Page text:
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Monday, 29 July, 2002, 23:02 GMT 00:02 UK
Morning exercise 'hits immune system'
swimmer trains
Early morning swim training could be bad news
Athletes who rely on heavy training sessions early in the morning may find they are more vulnerable to infections, say scientists.

This is because the natural cycle of their immune system, coupled with the effects of the exercise, reduces their defences against bacteria and viruses.

Dr Lygeri Dimitriou, a researcher at Brunel University in Middlesex, found levels of body chemicals strongly associated with the immune system were different depending on the time of day.


Things won't be so bad for someone who is just going for a morning jog

Dr Lygeri Dimitriou, Brunel University
Adding vigorous training into the mixture at certain times could suppress immunity.

She looked at 14 male swimmers, with an average age of 18, who regularly trained at 6am - a common time for elite swimmers to be in the pool.

She tested levels of the stress hormone cortisol, which is known to suppress immune activity, and another chemical called IgA.

This second chemical can be found in saliva and nasal secretions and is the "first line of defence" against bacterial or viral attack, hopefully destroying airborne infections before they can take hold.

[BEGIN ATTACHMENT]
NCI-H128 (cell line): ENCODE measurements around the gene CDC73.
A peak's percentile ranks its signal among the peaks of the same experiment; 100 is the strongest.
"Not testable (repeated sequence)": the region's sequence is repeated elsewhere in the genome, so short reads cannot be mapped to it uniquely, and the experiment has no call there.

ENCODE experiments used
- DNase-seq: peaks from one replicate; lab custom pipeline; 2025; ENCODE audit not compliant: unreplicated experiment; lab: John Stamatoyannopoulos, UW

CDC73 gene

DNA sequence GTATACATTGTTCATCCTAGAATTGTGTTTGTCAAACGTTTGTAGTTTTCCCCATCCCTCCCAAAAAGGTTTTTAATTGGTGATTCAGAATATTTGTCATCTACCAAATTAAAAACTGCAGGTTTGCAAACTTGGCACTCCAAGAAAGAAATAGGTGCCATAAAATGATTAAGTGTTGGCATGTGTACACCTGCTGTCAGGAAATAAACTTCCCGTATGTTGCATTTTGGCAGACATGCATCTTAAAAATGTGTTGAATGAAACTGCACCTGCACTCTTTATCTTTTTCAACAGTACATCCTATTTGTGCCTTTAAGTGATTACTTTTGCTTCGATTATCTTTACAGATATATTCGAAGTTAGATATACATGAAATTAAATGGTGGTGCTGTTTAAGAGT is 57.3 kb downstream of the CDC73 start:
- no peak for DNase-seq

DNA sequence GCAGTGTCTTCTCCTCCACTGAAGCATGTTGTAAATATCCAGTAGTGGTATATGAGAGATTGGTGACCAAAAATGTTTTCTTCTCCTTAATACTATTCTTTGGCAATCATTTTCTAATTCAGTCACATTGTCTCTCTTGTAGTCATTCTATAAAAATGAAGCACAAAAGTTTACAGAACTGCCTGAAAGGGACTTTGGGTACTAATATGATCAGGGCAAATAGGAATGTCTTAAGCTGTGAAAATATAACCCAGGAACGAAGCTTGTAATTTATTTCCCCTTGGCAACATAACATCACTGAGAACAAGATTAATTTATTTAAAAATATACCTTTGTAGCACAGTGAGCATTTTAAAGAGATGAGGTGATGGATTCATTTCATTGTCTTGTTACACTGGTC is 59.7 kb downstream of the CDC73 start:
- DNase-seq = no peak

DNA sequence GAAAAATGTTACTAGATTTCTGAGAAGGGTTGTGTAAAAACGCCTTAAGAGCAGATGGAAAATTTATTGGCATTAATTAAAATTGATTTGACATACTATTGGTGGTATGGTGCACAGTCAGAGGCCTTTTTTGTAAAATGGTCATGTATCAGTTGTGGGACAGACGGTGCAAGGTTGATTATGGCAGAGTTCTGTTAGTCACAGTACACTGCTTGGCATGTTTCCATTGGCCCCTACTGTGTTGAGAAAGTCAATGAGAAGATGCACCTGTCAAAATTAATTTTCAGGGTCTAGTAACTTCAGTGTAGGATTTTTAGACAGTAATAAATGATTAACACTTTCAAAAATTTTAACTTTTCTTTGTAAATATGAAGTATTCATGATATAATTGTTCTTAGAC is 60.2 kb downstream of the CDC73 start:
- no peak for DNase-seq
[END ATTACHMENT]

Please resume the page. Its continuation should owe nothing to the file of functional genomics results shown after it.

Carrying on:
Dr Dimitriou found that cortisol levels were highest in the early morning, regardless of whether or not the person was taking exercise.

The workout only served to increase cortisol.

'Vulnerable'

She also found the rate the IgA was secreted was naturally lower in the morning than in the evening.

The overall result is that athletes who train in the morning could be vulnerable, she says.

This effect could be heightened if they are feeling under the weather in the first place or just returning from illness or injury.

Athletes training at high altitude would also be threatened, as this is known to have an immunosuppressive effect.

She told BBC News Online: "I would advise athletes to avoid training in the morning under these circumstances, but things won't be so bad for someone who is just going for a morning jog."

Her research is published in the British Journal of Sports Medicine.

See also:

22 Apr 02 | Health
30 Jan 02 | Health
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